So when they go to the voting polls on November 6th, there’s a high likelihood that if they received the letter and did not go and re-register, their name won’t show up. But they can file an affidavit ballot. Sometimes that’s very, very discouraging to a voter, and he or she might just give up. That may be the intended outcome of those who are doing this. So we are actively trying to encourage those who got the letters – some of them haven’t voted since Barack Obama’s re-election and they may be off the rolls. We are trying to alert them, give them the proper information and tell them that if they got the letter, they got to re-register. If not, don’t be disenchanted or disillusioned. Vote affidavit and that vote will be counted.

What is the other voter suppression tactic and how is your campaign addressing it?

The other is age-old voter identification. A lot of people in Mississippi, particularly the elderly, don’t have driver’s licenses so they’ve never had to show ID when they went to the polls before. So a lot of them might be discouraged that they don’t have that form of ID. We’re letting them know that even though they don’t have a driver’s license, you can register with a utility bill or any kind of proper identification that shows your picture and address. A lot of those will be taken. I’d rather access to the ballot would be free and unfettered without all these hassles and hindrances. That’s our hope. But right now we have to deal with it as it is like [Democratic gubernatorial candidate] Stacey Abrams is doing in Georgia.

How has your campaign engaged in outreach efforts to gain broad-based support?

Now, you cannot win with black votes alone. But someone like me with a history of being able to encourage white voters to vote for me, a lot of people see that as predicate for a victory. I was the first African American to ever win a congressional seat in Mississippi, in 1986; and I won with 85% of the black vote and 11% of the white vote. That district was not majority black back then. Then in 1992, I won with 95% of the black vote and 40% of the white vote. So the fact that I’m well-known, got 95% of the vote, served and filled the office before, I’m the most experienced person in the race irrespective of party, and everyone knows that I’ve got a history of reaching across the aisle to white voters, independents, and Republicans, all suggest that this is an opportunity to win. Lastly, this is a special election where there’s two strong Republicans on the ballot. So in that scenario, if the black vote comes out in record numbers, I believe there’s an opportunity to actually win without a runoff and even if there is a runoff, there’s still the possibility of a victory if the black vote comes out. That’s the answer.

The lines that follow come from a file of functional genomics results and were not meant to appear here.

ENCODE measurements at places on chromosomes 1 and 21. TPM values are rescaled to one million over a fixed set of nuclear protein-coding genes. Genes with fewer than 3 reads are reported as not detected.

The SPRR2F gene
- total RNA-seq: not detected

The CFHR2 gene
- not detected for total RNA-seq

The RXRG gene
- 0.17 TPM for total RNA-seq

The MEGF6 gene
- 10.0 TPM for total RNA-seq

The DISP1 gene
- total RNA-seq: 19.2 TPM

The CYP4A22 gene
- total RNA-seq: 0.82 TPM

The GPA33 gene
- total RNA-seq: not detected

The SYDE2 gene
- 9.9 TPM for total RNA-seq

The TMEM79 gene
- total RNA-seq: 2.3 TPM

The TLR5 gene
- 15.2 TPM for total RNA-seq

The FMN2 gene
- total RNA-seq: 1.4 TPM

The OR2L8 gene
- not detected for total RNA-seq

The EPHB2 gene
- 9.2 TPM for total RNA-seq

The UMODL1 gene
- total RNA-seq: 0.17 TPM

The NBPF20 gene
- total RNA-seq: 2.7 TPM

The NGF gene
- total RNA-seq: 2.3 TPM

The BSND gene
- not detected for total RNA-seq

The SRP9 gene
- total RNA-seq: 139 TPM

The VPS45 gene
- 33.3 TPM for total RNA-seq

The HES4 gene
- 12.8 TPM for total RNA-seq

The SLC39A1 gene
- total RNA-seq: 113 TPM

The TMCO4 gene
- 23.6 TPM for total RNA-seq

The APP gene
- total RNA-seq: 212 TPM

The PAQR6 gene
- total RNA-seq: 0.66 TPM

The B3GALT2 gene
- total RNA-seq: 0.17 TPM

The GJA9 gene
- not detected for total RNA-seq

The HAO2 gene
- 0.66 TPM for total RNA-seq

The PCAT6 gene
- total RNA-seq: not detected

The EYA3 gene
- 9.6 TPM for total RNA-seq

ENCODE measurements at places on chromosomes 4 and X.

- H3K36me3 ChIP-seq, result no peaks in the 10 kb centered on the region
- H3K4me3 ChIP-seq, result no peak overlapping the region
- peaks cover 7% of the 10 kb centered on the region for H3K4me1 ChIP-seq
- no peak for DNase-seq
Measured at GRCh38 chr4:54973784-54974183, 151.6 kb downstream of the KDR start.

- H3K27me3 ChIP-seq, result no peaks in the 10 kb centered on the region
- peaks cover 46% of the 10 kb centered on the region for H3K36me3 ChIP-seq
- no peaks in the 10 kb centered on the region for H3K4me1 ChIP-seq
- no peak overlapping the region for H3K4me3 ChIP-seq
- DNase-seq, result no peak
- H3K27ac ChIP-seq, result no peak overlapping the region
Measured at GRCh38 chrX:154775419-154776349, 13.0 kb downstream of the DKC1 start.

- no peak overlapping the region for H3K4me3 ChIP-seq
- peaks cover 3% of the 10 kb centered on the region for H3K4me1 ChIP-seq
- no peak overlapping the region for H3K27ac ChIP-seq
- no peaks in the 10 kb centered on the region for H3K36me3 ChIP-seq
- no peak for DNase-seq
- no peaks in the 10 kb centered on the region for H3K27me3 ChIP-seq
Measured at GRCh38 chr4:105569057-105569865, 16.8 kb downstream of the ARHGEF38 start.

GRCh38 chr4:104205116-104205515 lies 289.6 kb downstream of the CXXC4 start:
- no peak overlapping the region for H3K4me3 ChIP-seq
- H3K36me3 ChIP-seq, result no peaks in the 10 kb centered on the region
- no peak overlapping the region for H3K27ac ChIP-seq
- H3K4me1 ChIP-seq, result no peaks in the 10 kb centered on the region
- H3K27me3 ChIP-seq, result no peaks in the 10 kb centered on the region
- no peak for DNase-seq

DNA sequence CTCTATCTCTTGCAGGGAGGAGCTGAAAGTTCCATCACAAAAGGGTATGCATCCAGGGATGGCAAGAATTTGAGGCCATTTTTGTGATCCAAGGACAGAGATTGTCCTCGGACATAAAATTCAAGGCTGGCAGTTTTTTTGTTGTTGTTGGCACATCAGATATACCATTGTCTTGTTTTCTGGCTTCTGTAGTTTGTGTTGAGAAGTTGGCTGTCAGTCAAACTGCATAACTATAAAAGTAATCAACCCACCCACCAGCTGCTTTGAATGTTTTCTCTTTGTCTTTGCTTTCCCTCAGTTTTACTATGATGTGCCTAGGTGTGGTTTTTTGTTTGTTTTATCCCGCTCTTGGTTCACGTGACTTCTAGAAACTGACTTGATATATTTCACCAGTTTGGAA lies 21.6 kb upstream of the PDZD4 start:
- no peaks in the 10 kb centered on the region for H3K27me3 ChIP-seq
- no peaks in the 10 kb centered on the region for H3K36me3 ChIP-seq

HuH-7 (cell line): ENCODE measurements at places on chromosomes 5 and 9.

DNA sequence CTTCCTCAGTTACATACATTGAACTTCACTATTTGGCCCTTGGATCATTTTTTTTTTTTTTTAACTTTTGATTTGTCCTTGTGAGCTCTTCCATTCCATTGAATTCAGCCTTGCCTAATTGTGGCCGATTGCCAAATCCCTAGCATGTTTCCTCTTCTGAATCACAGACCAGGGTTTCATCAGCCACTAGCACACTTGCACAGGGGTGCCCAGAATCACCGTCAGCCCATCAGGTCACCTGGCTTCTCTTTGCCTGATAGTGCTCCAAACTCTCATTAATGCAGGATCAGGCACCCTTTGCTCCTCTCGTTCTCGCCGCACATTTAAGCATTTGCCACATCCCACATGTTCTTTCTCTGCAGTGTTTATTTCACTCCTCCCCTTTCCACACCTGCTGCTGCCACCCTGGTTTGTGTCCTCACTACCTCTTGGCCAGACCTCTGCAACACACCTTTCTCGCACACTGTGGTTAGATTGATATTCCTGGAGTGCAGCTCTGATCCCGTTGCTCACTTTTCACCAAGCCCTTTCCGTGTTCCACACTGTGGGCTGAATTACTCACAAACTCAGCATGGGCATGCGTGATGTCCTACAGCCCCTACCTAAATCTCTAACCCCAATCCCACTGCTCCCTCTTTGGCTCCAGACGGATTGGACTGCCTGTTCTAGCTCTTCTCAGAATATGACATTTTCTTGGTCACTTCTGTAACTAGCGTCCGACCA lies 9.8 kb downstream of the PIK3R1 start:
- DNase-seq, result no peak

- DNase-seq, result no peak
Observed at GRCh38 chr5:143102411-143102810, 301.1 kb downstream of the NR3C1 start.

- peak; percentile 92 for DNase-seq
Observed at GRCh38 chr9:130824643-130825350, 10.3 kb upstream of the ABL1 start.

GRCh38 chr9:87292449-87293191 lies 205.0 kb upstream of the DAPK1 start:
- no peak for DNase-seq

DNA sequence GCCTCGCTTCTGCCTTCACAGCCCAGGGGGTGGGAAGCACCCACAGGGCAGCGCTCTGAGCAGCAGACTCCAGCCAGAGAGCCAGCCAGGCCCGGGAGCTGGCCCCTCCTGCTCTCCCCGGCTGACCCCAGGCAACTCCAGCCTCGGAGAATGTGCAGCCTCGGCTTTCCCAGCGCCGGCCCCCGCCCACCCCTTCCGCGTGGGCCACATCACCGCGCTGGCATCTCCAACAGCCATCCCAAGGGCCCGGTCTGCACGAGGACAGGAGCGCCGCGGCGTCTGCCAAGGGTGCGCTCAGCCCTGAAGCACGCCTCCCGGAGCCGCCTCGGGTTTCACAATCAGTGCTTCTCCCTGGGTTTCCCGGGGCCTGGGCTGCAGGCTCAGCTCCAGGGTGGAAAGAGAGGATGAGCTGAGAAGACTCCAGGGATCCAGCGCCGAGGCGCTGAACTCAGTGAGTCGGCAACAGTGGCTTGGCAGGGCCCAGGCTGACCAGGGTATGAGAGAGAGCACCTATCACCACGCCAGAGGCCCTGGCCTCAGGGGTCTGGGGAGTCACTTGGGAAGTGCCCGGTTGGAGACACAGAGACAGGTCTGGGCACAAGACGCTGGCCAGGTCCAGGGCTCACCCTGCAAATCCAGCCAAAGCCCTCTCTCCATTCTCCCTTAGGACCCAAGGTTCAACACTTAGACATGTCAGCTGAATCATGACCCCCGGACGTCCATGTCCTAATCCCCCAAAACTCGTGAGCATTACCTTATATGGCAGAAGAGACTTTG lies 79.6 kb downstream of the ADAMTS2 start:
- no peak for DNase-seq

So with this being a highly-contested race, possibly going to a runoff, what has been your campaign’s focus on financing? Where have you gained funding?

Our financing is actually doing very well. In the third quarter of this cycle, we’re beating the Republican incumbent and the challenger, almost both of them put together. Now we have to report every 15 days, so October 1st to October 15th, we’ve been number one in the state of Mississippi, in raising money. We’re raising almost $40,000 per day because people know that we have the momentum, the voters are swinging in our favor. We’ve seen many, many, many whites dedicating their support to our program. I’m going to say [we have raised] $2.3 million so far, and about 87% of that have come from donors at $100 and below.

We’re really, really proud of that. We don’t have a lot of high dollar donors. There is an incumbent in the race, someone who is governor-appointed so she’s getting a lot of that Republican PAC money, that corporate money, because she’s in that seat right now. But even though she’s there, we’re out-raising her because people are following my platform of making sure our rural hospitals stay open, making sure we receive Medicaid money, making sure there’s economic opportunities for everyone, making sure there’s educational access for everyone with no student debt…and everybody’s just responding to that.

Has the incendiary, divisive rhetoric in this election cycle served as a factor in gaining support?

I just shot right above all the noise and the chaos. People are tired of the dysfunction in Washington. They’re tired of the reality show and the mean-spirited tweeting. They want somebody who can bring everyone together…and serve everyone..